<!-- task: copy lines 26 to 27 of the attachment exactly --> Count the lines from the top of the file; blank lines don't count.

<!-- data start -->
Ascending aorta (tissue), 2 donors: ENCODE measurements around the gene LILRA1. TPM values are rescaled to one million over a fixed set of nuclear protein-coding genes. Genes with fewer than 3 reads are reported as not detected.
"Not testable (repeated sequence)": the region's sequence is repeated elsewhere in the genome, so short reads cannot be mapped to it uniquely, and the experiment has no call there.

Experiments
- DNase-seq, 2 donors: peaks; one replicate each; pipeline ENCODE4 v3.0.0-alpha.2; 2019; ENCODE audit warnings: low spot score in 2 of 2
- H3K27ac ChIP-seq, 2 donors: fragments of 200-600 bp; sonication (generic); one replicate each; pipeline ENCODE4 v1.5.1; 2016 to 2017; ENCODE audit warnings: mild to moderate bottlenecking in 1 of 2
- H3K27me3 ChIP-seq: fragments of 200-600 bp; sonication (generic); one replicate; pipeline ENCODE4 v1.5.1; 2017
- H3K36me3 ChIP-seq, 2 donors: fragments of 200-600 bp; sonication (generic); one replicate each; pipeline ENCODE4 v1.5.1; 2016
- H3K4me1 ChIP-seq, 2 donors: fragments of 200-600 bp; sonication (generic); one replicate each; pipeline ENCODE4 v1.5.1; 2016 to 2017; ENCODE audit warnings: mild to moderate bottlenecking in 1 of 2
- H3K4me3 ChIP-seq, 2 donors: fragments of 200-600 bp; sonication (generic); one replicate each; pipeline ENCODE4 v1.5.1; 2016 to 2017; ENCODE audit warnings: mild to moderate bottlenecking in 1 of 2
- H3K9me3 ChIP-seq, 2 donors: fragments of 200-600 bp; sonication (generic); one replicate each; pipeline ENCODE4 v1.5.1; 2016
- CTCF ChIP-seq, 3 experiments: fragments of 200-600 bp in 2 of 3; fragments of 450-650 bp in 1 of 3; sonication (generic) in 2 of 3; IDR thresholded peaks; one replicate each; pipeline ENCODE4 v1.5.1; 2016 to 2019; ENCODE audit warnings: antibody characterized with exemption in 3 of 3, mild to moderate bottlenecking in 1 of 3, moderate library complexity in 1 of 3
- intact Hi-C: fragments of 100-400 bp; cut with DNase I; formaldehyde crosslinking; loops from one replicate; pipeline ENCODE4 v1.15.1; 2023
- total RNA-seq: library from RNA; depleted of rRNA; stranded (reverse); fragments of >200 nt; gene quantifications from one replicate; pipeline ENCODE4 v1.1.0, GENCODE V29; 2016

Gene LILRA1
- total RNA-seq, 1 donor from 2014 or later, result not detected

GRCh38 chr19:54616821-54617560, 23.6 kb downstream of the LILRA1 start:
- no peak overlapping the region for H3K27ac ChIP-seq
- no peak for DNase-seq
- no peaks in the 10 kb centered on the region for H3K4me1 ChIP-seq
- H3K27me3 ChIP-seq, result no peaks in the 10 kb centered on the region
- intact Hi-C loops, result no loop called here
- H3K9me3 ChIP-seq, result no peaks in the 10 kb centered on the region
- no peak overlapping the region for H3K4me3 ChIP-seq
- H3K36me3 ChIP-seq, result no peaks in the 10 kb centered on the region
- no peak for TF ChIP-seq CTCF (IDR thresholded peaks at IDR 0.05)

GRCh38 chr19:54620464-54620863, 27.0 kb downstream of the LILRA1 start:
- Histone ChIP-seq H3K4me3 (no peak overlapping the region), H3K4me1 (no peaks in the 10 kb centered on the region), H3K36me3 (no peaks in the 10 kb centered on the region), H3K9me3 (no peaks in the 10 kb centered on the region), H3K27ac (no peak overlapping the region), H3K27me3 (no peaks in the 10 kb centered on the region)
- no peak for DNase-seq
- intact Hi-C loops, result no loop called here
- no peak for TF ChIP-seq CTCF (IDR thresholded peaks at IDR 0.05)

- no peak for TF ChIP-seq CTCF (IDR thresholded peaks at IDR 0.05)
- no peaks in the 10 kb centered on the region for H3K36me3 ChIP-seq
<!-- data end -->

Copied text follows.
GRCh38 chr19:54620464-54620863, 27.0 kb downstream of the LILRA1 start:
- Histone ChIP-seq H3K4me3 (no peak overlapping the region), H3K4me1 (no peaks in the 10 kb centered on the region), H3K36me3 (no peaks in the 10 kb centered on the region), H3K9me3 (no peaks in the 10 kb centered on the region), H3K27ac (no peak overlapping the region), H3K27me3 (no peaks in the 10 kb centered on the region)